The Golden Compass Page by Page
Chapter 23 - The Bridge to the Stars
This is it, the final chapter. Getting to the end of doing this feature
genuinely feels like the end of an epic journey that's taken me
entirely too long to complete.
This calls for some appropriate music. I’d suggest Movement 1 of Beethoven’s Moonlight Sonata, which so provided HERE
If you’ve downloaded the audiobook, try playing this track on a
loop starting at 30:49 on Part 5 of the iTunes download right after
Pullman says the name of the chapter, it’s so appropriate
you’d think it was actually written and performed with that music
This chapter contains some of the best dialog between Lyra and Pan in
the whole trilogy. Just the first page alone brought me closer to tears
more so than anything else in the book.
As awesome as I believe this chapter is, they are a few things about it how
it’s written that are clunky, unnecessary, or perhaps even
First off, where are the dogs that pulled Asriel’s sledge?
Thorold explicitly mentioned that dogs were pulling his sledge in the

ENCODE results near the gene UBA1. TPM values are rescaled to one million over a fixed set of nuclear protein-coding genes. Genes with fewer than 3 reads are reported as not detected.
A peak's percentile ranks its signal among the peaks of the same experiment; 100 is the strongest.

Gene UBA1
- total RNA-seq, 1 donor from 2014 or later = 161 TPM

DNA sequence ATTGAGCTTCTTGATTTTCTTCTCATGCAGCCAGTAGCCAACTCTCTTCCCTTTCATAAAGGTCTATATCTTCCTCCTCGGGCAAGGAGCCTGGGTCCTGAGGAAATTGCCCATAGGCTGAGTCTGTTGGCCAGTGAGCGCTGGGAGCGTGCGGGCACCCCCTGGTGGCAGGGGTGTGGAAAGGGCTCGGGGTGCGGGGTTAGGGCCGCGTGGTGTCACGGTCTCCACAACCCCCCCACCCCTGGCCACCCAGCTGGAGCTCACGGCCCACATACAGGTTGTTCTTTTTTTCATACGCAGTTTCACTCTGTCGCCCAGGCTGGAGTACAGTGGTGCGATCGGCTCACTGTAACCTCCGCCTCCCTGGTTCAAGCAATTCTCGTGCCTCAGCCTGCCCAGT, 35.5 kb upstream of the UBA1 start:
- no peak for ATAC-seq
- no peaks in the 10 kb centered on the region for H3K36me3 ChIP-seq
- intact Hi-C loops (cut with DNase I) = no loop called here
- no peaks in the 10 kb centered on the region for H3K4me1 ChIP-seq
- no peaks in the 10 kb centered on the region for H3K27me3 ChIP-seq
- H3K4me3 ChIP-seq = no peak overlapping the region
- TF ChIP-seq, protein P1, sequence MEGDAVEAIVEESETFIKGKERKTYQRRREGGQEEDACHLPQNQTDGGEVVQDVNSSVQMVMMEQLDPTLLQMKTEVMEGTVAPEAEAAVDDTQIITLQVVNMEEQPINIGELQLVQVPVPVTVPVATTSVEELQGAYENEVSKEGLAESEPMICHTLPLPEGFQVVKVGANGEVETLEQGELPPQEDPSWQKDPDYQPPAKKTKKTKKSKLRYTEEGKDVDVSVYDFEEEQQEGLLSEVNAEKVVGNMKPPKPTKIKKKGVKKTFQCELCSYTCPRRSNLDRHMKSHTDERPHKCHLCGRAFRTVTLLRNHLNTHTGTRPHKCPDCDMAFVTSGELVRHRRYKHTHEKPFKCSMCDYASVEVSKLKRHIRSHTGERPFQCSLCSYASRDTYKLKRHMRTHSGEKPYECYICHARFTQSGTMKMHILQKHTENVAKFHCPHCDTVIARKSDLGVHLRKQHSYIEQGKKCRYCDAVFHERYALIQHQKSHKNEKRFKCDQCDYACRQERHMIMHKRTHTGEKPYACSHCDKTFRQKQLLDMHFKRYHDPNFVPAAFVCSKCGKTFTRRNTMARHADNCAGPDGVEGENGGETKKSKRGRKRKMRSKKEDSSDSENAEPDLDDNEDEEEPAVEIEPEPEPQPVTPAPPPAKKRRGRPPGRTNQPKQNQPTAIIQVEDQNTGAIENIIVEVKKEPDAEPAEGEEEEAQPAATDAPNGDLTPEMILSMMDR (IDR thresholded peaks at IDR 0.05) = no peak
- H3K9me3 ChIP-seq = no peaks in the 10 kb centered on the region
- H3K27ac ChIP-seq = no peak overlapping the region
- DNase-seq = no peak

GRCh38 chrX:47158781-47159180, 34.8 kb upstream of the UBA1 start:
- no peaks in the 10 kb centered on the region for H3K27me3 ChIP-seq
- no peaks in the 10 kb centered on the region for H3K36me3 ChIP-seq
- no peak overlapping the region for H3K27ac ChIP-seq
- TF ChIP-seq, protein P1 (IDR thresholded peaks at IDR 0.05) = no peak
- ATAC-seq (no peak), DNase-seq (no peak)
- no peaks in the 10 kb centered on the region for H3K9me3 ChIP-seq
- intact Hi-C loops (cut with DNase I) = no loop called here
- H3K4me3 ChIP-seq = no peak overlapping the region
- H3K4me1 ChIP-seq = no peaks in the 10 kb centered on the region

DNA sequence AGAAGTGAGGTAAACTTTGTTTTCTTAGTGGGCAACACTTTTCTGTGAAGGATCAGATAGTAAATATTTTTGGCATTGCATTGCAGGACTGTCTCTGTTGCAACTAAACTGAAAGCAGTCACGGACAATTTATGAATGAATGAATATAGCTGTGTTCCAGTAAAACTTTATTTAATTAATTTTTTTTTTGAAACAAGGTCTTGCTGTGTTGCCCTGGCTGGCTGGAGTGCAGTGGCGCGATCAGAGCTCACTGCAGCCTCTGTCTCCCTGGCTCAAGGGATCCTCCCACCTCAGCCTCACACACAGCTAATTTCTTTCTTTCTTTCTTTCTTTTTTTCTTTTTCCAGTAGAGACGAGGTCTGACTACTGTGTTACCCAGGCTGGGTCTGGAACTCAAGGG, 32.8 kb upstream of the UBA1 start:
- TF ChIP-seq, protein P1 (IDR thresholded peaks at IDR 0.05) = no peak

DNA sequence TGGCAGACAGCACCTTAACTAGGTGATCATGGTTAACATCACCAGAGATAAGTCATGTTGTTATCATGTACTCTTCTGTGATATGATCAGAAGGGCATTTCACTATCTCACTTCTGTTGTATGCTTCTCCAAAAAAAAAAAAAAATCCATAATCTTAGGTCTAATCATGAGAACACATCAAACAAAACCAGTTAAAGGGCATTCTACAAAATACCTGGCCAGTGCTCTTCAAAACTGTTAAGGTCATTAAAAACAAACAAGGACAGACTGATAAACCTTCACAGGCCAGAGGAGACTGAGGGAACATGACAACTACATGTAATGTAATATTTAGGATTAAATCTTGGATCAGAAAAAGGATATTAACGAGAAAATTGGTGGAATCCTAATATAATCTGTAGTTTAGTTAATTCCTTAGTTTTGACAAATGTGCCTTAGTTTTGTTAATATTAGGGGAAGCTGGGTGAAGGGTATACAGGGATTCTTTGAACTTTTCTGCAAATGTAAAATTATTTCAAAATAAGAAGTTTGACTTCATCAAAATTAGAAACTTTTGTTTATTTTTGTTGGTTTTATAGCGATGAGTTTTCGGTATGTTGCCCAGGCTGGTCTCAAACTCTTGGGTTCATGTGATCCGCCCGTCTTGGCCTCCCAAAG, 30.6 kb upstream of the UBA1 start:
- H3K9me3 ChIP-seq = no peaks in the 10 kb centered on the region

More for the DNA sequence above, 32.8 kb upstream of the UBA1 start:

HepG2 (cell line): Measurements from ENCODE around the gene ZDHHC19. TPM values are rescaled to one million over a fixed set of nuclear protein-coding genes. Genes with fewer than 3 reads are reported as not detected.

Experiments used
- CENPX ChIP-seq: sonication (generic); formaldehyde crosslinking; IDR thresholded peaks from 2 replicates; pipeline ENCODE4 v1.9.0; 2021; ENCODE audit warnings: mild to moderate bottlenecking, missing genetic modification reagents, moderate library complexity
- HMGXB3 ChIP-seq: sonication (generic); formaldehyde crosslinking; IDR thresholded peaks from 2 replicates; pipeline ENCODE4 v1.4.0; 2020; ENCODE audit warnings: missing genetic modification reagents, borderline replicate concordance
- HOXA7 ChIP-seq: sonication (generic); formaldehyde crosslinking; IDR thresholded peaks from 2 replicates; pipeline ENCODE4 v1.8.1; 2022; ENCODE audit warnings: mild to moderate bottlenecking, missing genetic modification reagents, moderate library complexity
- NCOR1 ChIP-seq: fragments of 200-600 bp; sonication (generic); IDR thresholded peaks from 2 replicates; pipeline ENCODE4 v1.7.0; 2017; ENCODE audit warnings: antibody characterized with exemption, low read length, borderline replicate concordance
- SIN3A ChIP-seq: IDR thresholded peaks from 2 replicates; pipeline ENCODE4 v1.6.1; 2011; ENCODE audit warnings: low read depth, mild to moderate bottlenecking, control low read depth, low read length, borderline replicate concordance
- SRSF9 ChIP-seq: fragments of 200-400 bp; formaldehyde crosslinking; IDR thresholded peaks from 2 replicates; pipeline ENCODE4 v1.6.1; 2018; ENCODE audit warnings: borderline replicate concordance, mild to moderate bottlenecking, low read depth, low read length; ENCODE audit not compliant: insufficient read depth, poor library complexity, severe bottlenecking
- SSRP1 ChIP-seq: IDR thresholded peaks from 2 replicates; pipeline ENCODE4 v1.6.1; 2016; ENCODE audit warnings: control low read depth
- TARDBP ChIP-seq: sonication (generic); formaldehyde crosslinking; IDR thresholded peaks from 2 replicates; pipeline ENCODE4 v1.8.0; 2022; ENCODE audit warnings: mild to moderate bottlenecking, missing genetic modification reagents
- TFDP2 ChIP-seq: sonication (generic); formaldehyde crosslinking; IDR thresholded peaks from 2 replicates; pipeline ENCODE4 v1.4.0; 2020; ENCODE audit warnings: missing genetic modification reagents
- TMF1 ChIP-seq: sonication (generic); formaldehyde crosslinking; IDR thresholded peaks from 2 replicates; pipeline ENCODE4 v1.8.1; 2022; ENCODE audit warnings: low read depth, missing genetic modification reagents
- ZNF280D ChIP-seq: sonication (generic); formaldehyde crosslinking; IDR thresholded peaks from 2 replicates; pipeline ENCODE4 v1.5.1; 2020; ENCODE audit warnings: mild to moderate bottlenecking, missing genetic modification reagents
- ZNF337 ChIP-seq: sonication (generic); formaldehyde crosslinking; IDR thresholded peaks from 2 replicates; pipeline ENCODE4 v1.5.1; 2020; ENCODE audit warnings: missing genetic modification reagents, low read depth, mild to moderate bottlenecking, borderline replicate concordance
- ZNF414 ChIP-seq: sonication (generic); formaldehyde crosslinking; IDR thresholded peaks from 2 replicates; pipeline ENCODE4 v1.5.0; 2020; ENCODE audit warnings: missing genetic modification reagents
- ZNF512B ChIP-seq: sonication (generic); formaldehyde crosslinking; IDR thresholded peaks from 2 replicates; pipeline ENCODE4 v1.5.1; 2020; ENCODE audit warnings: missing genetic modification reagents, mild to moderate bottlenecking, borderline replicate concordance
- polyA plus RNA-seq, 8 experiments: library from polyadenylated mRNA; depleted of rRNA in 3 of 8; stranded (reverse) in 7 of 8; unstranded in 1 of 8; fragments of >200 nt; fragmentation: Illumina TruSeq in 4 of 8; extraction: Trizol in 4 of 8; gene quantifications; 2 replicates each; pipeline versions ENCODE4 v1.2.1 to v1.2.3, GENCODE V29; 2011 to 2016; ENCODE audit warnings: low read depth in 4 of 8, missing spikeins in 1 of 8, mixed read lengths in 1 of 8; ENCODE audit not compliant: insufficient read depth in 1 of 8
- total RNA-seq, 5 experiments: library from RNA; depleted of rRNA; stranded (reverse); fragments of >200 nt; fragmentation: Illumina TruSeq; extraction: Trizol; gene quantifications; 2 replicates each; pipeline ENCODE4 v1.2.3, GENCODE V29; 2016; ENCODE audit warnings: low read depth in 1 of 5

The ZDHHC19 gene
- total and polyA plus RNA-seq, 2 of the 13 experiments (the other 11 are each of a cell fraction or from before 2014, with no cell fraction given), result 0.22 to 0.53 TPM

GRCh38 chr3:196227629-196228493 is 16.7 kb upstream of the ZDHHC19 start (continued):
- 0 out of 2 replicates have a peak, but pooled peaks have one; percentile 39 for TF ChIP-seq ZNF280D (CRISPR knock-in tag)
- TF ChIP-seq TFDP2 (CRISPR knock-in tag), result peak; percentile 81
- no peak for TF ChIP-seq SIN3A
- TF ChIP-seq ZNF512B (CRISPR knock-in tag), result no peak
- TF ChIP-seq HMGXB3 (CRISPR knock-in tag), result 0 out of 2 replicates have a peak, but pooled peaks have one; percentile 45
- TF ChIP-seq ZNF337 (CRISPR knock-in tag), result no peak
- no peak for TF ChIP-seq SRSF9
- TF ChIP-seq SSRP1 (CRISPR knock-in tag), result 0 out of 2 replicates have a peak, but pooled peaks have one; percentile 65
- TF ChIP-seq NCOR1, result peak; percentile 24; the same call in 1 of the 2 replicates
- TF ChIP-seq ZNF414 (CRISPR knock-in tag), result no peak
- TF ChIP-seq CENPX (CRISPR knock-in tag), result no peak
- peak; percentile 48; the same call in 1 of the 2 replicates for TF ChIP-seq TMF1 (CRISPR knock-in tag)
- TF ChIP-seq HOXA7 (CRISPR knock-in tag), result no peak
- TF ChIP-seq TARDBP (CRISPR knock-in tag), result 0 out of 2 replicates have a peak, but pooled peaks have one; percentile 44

last chapter, so what happened to them by the time Lyra reaches Asriel
and Roger? Did Asriel kill them? Did they vanish? At least mention that
the dogs were laying obediently nearby or something. I have the feeling
that Pullman was so excited to be writing this scene that he may have
literally just forgot all about the dogs.
Second, how exactly does Roger die? What exactly is it that Asriel does to him?
Everything I had known this far about intercision lead me to imagine
Asriel tying Roger to a contraption where the boy was shacked up or
tied to a chair and that he was cut from his dæmon by either an
electric current or a special knife like at Bolvangar, and the rest of
the machine harnessed the energy to tear a hole between the universes.
As a matter of fact, photos from the deleted film version of this scene
that would appear in the kiddy picture book version of the film
actually showed Asriel strapping Roger to such a device, and I
didn’t see that until long after I read the book.
This was so vivid in my mind that my mental image somehow usurped what
was actually going on as I was reading this chapter for the first time.
Okay, let me get this straight.
Lyra and Roger and their dæmons are running from Lord Asriel. Okay.